In a prospective cohort study reported in The Lancet, Knight et al found that 30-day mortality after surgery for colorectal and gastric cancers was higher in low- and middle-income countries vs high-income countries (LMICs), with the difference only partly accounted for by patient or disease factors.
The study was performed by the GlobalSurg Collaborative and National Institute for Health Research Global Health Research Unit on Global Surgery.
The study compared postoperative outcomes in 15,958 patients from 428 hospitals in 82 countries who underwent surgery for primary breast, colorectal, or gastric cancers, with enrollment occurring between April 2018 and January 2019. The population consisted of 9,106 patients from 31 high-income countries (World Bank classification), 2,721 patients from 23 upper middle–income countries, and 4,131 patients from 28 lower middle–income countries. The primary outcome was death or major complication within 30 days of surgery. Adjusted odds ratios (ORs) for outcomes were determined in multilevel logistic regression analysis.
30-Day Major Complication and Mortality Rates
Patients in LMICs were more likely to present with more advanced disease vs those in high-income countries. Hospitals in upper middle–income and low- or lower middle–income countries were less likely to have postoperative care infrastructure (eg, designated postoperative recovery areas, consistently available critical care facilities, and available functioning computed tomography) and cancer care pathways (eg, tumor boards, oncology services, and palliative care services).
Among 1,337 patients undergoing surgery for gastric cancer, no significantly increased risk of 30-day major complications was observed among LMICs vs high-income countries. Mortality was significantly higher in low-income or lower middle–income countries (OR = 3.72, 95% confidence interval [CI] = 1.70–8.16).
Among 6,215 patients undergoing surgery for colorectal cancer, no significantly increased risk of 30-day major complications was observed among LMICs vs high-income countries. Mortality was higher in low-income or lower middle–income countries (OR = 4.59, 95% CI = 2.39–8.80) and upper middle–income countries (OR = 2.06, 95% CI = 1.11–3.83).
Among 8,406 patients undergoing surgery for breast cancer, risk of 30-day major complications was reduced in upper middle–income countries vs high-income countries (OR = 0.53, 95% CI= 0.31–0.90). No significant difference in mortality was observed among LMICs vs high-income countries.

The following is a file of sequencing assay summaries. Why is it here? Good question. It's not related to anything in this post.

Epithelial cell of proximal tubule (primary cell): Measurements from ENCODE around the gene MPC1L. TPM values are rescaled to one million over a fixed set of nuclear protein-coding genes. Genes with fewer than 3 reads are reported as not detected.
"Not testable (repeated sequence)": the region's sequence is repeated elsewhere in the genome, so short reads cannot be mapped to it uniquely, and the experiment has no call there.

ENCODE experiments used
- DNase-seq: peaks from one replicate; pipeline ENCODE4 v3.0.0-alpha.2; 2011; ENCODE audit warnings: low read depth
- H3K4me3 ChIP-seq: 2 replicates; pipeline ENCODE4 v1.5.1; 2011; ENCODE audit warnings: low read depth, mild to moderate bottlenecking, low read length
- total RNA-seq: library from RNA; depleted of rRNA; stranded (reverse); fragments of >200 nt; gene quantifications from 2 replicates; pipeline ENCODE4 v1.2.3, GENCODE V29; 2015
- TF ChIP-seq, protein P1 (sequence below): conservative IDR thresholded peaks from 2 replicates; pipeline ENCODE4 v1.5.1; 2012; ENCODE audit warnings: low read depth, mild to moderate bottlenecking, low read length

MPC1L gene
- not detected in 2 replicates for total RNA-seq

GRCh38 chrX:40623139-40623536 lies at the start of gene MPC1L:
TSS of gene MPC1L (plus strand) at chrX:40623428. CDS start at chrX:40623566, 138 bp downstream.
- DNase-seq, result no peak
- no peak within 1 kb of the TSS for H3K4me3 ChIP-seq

Risk of Death After Major Complications
In a model in the total population accounting for patient factors and clustering by country and hospital, patients in upper middle–income (OR = 3.89, 95% CI = 2.08–7.29) and low-income or lower middle–income groups (OR = 6.15, 95% CI = 3.26–11.59) had a significantly increased risk of dying after major complications vs the high-income group. Patients with stage IV cancer had a greater likelihood of dying after major complications; however, stage I to III cancer was not associated with excess mortality when accounting for other variables.
In a model of patients nested in hospitals, countries, and income groups, 60% of the variation in mortality outcome was explained by patient or disease factors, and 40% by hospital, country, and country income group factors.
A model including postoperative care infrastructure showed that a significant proportion of excess mortality was associated with absence of postoperative care infrastructure in low-income or lower middle–income (OR = 1.19, 95% CI = 1.01–1.42; 20%) and upper middle–income groups (OR = 1.19, 95% CI = 1.01–1.42; 22%). Additional analysis showed that presence of postoperative care infrastructure in the low-income or lower middle–income group (7–10 fewer deaths/100 major complications, number needed to treat = 10–14) and the upper middle–income group (5–8 fewer deaths/100 major complications, number needed to treat = 13–20) was associated with reduced mortality after major complications.
The investigators concluded, “Higher levels of mortality after cancer surgery in LMICs was not fully explained by later presentation of disease. The capacity to rescue patients from surgical complications is a tangible opportunity for meaningful intervention. Early death after cancer surgery might be reduced by policies focusing on strengthening perioperative care systems to detect and intervene in common complications.”
Ewen M. Harrison, PhD, of the University of Edinburgh, is the corresponding author for The Lancet article.
Disclosure: The study was funded by the National Institute for Health Research Global Health Research Unit. For full disclosures of the study authors, visit thelancet.com.The content in this post has not been reviewed by the American Society of Clinical Oncology, Inc. (ASCO®) and does not necessarily reflect the ideas and opinions of ASCO®.